When your hands and feet itch, the right treatment can bring you some relief. How you treat the itching, though, depends a lot on the cause of the problem.
Could It Be Psoriasis?
Psoriasis happens when skin cells grow too fast and then pile up on the skin’s surface. It’s a long-lasting condition that usually runs in families. There are a few different types, and itchiness of the palms and soles is a common symptom.
If you have psoriasis, you may also have:
- Patches of red skin, bumps filled with puss, or silver scales
- Painful, swollen, or stiff joints
- Soreness of the affected area
- Itchiness in other places like your elbows, knees, lower back, and face
Could It Be Eczema?
Eczema is a term for a group of conditions that inflame the skin. There are several different types that can show up anywhere on the body. But one type, called dyshidrotic dermatitis, affects only the hands and feet.
Besides the urge to scratch, symptoms of dyshidrotic dermatitis include:
- Clear blisters
- Red, cracked skin
- Scaly skin
Could It Be Scabies?
An eight-legged bug, called the human itch mite, is the source of this common skin condition. The tiny pest digs into the top layer of your skin and lays eggs there, causing scabies.
The condition tends to spread in very crowded areas, where people have a lot of skin-to-skin contact that happens over a long time. You usually can’t get scabies from quick touching, like a handshake or a hug.
Itchy hands and feet are common in infants and young kids with scabies, but not adults. It also causes:
- Itchiness, especially at night, of the entire body or specific areas, like the wrist, elbow, armpit, and the webbing between fingers
- Pimply rash
- Tiny blisters and scales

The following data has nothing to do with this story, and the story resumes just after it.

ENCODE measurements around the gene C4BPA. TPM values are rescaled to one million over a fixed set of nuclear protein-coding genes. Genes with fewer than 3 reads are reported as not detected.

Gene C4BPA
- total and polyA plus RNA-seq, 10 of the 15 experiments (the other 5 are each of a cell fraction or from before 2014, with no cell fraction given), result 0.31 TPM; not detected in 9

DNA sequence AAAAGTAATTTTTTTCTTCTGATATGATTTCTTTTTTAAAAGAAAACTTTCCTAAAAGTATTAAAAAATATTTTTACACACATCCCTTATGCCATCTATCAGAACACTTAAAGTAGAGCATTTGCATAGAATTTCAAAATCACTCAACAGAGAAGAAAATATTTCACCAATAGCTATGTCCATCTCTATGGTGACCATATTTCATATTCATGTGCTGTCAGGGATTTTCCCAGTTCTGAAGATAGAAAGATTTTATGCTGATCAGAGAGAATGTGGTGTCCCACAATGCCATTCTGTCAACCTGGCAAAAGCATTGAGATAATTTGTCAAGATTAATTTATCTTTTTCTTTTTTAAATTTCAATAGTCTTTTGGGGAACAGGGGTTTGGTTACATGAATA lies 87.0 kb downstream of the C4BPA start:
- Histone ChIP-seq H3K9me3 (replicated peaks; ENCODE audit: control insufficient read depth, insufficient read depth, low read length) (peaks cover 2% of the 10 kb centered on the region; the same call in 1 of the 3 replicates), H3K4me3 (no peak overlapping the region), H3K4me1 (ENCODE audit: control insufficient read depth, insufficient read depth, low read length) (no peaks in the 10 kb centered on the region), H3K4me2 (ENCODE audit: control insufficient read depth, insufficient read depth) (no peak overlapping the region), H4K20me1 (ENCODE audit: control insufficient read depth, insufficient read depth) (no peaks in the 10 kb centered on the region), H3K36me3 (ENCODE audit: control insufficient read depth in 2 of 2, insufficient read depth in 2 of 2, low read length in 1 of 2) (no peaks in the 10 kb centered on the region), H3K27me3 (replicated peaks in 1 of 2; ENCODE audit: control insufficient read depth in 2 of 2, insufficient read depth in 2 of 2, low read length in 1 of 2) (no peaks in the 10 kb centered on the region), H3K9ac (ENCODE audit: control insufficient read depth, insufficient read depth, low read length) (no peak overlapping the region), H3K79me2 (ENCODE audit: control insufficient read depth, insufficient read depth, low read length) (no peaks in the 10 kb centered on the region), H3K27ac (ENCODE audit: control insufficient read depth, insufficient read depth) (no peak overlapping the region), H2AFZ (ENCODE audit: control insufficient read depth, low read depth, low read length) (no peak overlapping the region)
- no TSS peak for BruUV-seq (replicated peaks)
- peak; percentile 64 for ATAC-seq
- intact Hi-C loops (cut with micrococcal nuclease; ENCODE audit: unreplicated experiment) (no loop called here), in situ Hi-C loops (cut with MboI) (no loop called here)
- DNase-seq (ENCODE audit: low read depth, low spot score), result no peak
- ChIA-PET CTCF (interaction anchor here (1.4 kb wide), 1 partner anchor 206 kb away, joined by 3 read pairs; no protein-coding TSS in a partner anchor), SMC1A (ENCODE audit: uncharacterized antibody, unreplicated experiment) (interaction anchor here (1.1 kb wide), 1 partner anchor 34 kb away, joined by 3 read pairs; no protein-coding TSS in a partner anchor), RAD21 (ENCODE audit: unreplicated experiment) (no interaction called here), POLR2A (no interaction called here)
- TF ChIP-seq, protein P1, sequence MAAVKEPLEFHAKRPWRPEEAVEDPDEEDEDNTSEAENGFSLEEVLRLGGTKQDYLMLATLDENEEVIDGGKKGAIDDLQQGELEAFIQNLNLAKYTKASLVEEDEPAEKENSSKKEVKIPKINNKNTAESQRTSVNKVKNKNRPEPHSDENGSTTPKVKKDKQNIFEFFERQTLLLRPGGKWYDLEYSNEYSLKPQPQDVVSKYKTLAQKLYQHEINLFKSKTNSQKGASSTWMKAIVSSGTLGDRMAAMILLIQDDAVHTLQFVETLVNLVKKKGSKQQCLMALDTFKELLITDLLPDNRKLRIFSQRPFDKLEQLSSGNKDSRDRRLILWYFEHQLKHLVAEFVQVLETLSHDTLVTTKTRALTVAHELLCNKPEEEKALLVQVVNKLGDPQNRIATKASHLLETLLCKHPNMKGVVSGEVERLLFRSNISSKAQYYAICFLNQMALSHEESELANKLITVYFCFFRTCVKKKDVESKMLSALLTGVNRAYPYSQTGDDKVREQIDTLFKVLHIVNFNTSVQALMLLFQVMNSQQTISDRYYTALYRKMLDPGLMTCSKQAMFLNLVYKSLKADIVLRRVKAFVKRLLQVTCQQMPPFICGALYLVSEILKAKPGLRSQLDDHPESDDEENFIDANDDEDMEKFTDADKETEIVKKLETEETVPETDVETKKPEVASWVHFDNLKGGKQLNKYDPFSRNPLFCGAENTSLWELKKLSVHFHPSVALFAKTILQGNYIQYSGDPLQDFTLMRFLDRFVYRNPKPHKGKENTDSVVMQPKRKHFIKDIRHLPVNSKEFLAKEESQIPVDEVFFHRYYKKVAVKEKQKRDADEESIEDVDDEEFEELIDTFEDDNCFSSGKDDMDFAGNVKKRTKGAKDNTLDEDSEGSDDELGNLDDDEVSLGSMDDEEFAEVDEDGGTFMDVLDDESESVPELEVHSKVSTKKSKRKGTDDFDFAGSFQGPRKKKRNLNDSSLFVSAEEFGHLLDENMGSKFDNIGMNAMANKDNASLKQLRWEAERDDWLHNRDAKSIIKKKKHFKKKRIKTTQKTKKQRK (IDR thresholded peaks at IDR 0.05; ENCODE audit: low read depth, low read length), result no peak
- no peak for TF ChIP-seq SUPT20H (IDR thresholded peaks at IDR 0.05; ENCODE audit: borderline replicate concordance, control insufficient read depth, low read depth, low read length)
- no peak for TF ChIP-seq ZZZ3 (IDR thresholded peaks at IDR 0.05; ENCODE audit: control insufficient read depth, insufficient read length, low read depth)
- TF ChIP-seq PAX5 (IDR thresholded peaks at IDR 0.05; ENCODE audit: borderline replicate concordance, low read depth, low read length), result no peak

- Grayish-white or skin-colored “burrows” that look like lines
Could It Be Diabetes?
A skin problem is sometimes the first sign that you have diabetes. One of these skin conditions is eruptive xanthomatosis, which can make hands and feet itch.
It’s caused by out-of-control diabetes, and it goes away when the disease is managed well. It can also make you itchy on your arms, legs, and buttocks.
Other signs of eruptive xanthomatosis:
- Small, yellow bumps on the skin
- Redness around the bumps
- High cholesterol
Could It Be Allergies?
Symptoms may not appear for a few hours after you touch the item you’re allergic to. When they do appear, you may feel itchy and have:
How Can I Stop the Itch?
In general, the answer hinges on what's making your hands and feet itch.
Ointments, creams, and lotions can help when dry skin is to blame. If those don’t keep you from scratching, talk to your doctor to figure out what’s right for you.
An allergic reaction may need antihistamines or corticosteroids, whether over-the-counter or prescribed by your doctor. Some products treat scabies by killing the mites on your body. Skin conditions like psoriasis or eczema often require a more detailed treatment plan.
Whatever the cause, don’t just put up with the itch. You’re at a greater risk of infection if you scratch too much.